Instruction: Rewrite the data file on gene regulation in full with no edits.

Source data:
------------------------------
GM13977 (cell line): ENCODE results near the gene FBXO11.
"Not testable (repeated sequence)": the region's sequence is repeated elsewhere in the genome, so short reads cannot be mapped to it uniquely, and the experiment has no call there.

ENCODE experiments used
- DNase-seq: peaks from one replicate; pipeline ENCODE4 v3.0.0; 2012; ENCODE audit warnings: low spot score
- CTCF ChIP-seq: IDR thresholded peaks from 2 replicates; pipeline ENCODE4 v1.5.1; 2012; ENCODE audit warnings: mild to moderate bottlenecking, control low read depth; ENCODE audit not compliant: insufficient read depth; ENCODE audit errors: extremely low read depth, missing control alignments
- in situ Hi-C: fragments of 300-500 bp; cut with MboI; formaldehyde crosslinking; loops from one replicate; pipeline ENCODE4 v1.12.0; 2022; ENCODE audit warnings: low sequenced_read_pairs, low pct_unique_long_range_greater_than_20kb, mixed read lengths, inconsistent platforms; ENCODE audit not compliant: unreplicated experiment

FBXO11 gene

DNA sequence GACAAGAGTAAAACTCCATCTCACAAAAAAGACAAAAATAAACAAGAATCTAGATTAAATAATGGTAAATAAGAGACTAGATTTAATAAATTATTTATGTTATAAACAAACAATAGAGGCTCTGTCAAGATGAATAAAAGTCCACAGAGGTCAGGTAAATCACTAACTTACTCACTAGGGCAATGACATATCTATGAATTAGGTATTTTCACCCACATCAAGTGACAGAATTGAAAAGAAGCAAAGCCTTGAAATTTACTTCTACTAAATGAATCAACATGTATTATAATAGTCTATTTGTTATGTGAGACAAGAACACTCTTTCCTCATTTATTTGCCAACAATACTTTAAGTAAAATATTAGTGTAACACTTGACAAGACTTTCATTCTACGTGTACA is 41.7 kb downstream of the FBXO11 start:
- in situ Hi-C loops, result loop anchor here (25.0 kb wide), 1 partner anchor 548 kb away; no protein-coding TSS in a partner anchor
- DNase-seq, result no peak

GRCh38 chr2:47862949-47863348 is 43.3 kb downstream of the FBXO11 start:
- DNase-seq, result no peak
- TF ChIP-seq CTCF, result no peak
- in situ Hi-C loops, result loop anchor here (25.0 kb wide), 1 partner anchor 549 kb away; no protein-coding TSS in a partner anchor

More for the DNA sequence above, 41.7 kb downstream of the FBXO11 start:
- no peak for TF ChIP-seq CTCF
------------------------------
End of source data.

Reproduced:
GM13977 (cell line): ENCODE results near the gene FBXO11.
"Not testable (repeated sequence)": the region's sequence is repeated elsewhere in the genome, so short reads cannot be mapped to it uniquely, and the experiment has no call there.

ENCODE experiments used
- DNase-seq: peaks from one replicate; pipeline ENCODE4 v3.0.0; 2012; ENCODE audit warnings: low spot score
- CTCF ChIP-seq: IDR thresholded peaks from 2 replicates; pipeline ENCODE4 v1.5.1; 2012; ENCODE audit warnings: mild to moderate bottlenecking, control low read depth; ENCODE audit not compliant: insufficient read depth; ENCODE audit errors: extremely low read depth, missing control alignments
- in situ Hi-C: fragments of 300-500 bp; cut with MboI; formaldehyde crosslinking; loops from one replicate; pipeline ENCODE4 v1.12.0; 2022; ENCODE audit warnings: low sequenced_read_pairs, low pct_unique_long_range_greater_than_20kb, mixed read lengths, inconsistent platforms; ENCODE audit not compliant: unreplicated experiment

FBXO11 gene

DNA sequence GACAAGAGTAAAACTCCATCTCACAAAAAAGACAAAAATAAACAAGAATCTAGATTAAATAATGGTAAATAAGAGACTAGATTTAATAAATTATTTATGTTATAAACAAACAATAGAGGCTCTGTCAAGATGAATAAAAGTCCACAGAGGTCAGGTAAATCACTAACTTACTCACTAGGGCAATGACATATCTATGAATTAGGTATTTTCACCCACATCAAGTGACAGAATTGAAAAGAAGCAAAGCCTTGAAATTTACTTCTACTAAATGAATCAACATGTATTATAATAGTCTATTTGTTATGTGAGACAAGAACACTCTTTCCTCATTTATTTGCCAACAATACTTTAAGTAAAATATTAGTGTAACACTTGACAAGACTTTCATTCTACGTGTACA is 41.7 kb downstream of the FBXO11 start:
- in situ Hi-C loops, result loop anchor here (25.0 kb wide), 1 partner anchor 548 kb away; no protein-coding TSS in a partner anchor
- DNase-seq, result no peak

GRCh38 chr2:47862949-47863348 is 43.3 kb downstream of the FBXO11 start:
- DNase-seq, result no peak
- TF ChIP-seq CTCF, result no peak
- in situ Hi-C loops, result loop anchor here (25.0 kb wide), 1 partner anchor 549 kb away; no protein-coding TSS in a partner anchor

More for the DNA sequence above, 41.7 kb downstream of the FBXO11 start:
- no peak for TF ChIP-seq CTCF